In raw, pre-revenue startups the need for staff almost always is far greater than cash to pay them. One or two founders may build a product, but if they are both engineers, for example, and have absolutely no facility with marketing and sales, the obvious solution is to hire a sales person.
But how can you hire a sales person if you don’t have the money to pay them? You and your partner have bootstrapped the company, perhaps with your own or friends and family money – which is now long gone.
If you are hiring a sales person bringing them into the company on a pure commission on sales basis can work with the right person. But the key is having a product ready to sell. Great sales people are very short-term focused and very focused on making money. (Marketing types typically focus on the long term vision for the company.) Sales people are quite used to working on an incentive basis, but normally have what’s called a “draw” – a monthly cash payment to cover at minimum their travel expenses and usually their living expenses as well. So if you are recruiting a sales person and you lack funding, for even a draw, here’s what you can need to do:
- Have your product ready to go. Sales people can not sell vaporware. Don’t waste your time trying that.
- Provide sales support. Whether that’s having collateral material that can be left behind after a sales call, leads you have generated on your own, or sending an engineer or even a founder to help close the sale.
- Know your competition. If you want your sales person to hit the ground running provide them with up to date strengths and weaknesses of your competitors. Even if the competitor is a only a manual or in-house solution.
- Be aggressive in your comp plan. If you lack any funding at all a 50% sales commission might be necessary. You can limit that high commission level in one of several ways: until you get funding, until sales revenue equals a fixed amount, or for a fixed period. Remember your sales person is taking a huge risk if your product doesn’t catch on. They will play a critical role in keeping your company alive.
- Don’t create competition for your sales person. You may have opportunities to work with a channel partner who can sell your product for you. But you can’t have a channel partner competing with your own sales person. Carve out a geographic territory or type of market, such as K-12 versus higher education, so each party has an exclusive for a large and ripe market segment.
But what if you just have to have that back-end engineer or marketing maven? They aren’t going to work on a sales commission. What else can you offer?
- Equity – stock options – in your company. Compensating new hires with equity when the company is pre-sales and has no investors is very tempting for a lot of founders. However, as my VC friends used to say “They are only making 100% of equity.” So you need to pay attention to these factors: how much equity do the founders have? Have you reserved a large enough block for new hires, usually about 20%? There a various types of equity and it’s beyond the scope of this post to go into them all. Get good advice from your mentors, advisors or experienced friends on how much equity to give a new hire and what should be the terms and conditions governing the stock.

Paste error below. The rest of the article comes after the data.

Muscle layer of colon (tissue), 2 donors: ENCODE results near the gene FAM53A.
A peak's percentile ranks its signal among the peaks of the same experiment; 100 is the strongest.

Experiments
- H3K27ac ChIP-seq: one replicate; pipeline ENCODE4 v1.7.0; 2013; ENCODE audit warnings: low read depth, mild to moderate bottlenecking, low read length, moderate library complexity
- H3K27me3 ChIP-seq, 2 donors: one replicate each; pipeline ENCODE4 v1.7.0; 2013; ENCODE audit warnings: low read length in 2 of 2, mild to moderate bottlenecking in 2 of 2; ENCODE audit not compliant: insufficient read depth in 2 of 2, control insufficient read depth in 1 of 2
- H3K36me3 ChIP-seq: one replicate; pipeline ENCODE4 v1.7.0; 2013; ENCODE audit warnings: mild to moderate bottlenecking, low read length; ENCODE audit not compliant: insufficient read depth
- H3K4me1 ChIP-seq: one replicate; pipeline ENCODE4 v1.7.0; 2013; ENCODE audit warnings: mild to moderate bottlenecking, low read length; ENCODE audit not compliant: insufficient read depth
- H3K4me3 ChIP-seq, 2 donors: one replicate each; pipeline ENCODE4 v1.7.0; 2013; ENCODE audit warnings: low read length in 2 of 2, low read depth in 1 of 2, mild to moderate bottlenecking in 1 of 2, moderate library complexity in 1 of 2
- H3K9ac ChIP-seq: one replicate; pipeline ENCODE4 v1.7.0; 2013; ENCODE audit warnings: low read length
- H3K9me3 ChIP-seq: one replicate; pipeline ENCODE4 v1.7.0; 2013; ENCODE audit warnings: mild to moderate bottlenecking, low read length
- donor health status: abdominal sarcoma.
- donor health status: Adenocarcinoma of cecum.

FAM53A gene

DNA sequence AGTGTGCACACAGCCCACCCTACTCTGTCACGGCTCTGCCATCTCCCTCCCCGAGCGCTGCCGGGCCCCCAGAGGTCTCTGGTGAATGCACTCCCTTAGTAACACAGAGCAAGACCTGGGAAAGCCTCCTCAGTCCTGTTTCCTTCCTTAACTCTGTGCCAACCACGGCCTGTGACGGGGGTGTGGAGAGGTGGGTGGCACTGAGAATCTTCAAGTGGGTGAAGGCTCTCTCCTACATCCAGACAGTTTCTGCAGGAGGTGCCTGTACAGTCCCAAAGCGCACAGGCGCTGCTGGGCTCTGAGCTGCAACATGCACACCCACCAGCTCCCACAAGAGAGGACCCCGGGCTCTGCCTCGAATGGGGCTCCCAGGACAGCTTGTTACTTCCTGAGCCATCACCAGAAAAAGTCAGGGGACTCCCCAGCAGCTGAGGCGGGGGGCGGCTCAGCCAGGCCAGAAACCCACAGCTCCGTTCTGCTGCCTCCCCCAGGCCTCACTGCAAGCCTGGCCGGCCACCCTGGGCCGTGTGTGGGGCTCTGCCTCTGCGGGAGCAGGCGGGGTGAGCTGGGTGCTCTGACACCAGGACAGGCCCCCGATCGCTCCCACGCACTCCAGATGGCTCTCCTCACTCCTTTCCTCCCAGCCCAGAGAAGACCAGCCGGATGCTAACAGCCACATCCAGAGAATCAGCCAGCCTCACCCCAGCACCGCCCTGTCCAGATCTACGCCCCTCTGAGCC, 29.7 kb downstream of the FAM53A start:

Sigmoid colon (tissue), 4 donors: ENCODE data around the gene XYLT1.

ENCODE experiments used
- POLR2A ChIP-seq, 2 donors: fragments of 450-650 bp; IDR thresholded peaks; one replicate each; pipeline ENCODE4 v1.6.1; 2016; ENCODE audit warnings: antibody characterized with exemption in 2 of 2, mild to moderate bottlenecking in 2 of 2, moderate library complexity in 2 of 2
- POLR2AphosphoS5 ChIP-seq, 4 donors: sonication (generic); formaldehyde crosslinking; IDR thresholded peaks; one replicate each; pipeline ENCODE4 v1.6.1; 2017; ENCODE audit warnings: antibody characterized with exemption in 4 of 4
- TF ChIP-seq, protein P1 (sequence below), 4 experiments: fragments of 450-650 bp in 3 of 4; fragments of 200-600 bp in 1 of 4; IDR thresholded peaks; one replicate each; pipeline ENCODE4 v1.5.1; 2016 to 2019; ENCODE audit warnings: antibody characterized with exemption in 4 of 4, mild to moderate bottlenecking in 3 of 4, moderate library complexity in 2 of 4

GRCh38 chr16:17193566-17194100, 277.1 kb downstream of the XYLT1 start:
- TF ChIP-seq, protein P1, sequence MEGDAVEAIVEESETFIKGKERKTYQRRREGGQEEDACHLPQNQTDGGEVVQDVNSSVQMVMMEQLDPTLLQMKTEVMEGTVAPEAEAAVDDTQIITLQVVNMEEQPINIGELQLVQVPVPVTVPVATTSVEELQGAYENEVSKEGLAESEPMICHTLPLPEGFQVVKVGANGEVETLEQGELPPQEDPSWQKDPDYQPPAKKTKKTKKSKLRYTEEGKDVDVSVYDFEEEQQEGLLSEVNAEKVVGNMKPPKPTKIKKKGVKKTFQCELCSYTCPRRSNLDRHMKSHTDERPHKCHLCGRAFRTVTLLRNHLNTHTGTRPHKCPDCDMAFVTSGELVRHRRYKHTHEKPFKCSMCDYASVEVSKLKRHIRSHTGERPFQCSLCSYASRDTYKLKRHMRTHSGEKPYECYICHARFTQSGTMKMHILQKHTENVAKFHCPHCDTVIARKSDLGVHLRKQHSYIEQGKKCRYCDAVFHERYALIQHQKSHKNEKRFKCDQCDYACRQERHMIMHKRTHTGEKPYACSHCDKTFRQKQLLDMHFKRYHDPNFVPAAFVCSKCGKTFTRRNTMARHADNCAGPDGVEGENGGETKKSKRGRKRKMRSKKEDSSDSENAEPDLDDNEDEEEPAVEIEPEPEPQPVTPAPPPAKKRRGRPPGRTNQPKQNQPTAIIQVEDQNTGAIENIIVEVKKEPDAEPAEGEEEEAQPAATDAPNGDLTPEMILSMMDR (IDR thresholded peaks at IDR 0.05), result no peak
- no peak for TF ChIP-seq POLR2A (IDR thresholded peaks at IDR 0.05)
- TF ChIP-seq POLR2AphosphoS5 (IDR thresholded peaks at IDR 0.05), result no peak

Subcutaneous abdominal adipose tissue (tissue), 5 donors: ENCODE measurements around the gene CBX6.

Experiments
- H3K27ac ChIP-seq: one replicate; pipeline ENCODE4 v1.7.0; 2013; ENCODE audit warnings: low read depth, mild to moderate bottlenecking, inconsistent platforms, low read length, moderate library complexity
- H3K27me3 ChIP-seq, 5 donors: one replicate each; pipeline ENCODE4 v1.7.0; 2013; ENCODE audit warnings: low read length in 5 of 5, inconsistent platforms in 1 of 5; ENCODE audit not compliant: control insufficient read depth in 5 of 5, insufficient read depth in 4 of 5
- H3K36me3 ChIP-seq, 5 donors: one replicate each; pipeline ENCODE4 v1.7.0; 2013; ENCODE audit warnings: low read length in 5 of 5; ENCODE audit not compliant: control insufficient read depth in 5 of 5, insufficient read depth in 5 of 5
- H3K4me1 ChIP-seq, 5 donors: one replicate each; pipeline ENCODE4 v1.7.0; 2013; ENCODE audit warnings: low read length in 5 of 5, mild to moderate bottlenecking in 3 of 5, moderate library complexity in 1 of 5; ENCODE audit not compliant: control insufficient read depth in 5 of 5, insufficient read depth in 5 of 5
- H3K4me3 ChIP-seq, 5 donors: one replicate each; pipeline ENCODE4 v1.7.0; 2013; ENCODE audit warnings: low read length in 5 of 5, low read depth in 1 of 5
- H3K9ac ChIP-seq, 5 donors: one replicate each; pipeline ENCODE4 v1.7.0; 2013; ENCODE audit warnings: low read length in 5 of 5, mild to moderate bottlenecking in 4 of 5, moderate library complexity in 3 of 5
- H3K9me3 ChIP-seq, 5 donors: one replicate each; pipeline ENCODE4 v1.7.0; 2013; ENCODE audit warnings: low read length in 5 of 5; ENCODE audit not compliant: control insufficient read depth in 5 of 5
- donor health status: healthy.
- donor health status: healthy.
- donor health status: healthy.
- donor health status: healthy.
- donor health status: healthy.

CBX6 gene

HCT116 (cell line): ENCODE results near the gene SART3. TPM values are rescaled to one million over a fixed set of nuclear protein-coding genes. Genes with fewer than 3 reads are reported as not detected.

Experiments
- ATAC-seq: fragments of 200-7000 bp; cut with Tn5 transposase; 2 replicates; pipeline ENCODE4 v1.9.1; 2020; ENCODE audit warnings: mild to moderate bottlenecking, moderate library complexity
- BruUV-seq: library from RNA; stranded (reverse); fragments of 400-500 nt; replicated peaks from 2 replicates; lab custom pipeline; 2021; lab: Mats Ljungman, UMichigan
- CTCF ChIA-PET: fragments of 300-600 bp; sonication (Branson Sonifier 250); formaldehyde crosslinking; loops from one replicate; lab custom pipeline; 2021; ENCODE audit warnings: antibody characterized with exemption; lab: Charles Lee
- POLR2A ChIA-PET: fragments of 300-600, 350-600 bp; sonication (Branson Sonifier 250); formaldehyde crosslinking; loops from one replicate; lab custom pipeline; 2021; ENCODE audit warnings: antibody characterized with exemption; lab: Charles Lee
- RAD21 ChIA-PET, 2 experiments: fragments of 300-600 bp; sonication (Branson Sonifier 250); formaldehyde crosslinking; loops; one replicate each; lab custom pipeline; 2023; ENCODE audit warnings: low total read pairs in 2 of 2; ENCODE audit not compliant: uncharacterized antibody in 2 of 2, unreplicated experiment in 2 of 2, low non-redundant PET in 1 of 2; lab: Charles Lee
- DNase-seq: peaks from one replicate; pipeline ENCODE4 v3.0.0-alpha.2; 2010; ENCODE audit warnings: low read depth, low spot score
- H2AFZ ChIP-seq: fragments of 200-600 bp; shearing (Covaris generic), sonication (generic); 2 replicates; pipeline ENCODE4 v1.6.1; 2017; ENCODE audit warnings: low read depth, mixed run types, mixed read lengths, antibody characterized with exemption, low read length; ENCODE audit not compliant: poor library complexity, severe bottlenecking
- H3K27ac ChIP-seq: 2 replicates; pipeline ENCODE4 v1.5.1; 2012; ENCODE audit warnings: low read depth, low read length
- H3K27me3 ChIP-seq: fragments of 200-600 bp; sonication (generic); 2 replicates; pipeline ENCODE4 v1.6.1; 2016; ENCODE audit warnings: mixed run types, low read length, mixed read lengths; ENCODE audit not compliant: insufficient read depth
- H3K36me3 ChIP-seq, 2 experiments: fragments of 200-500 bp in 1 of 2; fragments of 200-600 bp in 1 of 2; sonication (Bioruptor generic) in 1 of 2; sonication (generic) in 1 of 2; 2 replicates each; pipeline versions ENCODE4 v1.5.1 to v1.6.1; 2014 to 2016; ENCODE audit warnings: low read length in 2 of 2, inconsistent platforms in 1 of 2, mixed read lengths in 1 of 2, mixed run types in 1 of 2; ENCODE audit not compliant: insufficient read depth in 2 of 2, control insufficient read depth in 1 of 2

- Salary accrual. If you have a product in the market and are making sales but your revenue isn’t enough to pay a new hire market rate you can offer them the ability to accrue their salary. What this amounts to is an interest-free loan of their salary for either a fixed period, when revenues enable you to pay back the salary they have accrued or when you raise a Series A round, enabling you to pay a competitive salary and reimburse your new staffer for their accrued salary.
- Convertible note. CNs are loans that can convert into equity in your company. CNs are typically used with angels or for seed rounds. But they can be much more attractive than salary accrual, depending on how the individual values stock in your company. Here’s an explanation of how convertible notes work.
If you can’t persuade a key hire to come on board with any of these approaches there is one way that you can accelerate hiring when you have no cash – an agreement to join on funding. When I started Mainspring there were two candidates I wanted to hire, but we couldn’t afford either one of them – their total salaries were in excess of $300,000 – real money in the early 1990’s. They both were very excited about the company but neither had worked at a startup before and they couldn’t see giving up their very secure and well-paid jobs to work just for equity. However, I was able to work out a deal with each of them for both a competitive salary and stock options if they would agree to join us when we received our Series A round. I had them both interview with the VC firm we believed would lead the Series A. This was a double win for us. These guys were so impressive and added so much value to the management team they basically closed the Series A for us. At the same time the VC impressed them with what a great opportunity they would have by joining us that it cemented their resolve to join upon funding, which they both did.
The formula for recruiting when you have no cash in the bank boils down to two things: a really compelling opportunity for job candidates and a product far enough along towards generating revenue that job candidates can easily envision that pot of gold at the end of the rainbow that you are painting for them. As with so much in the early days of a startup, success will depend on your ability to sell the vision of your company.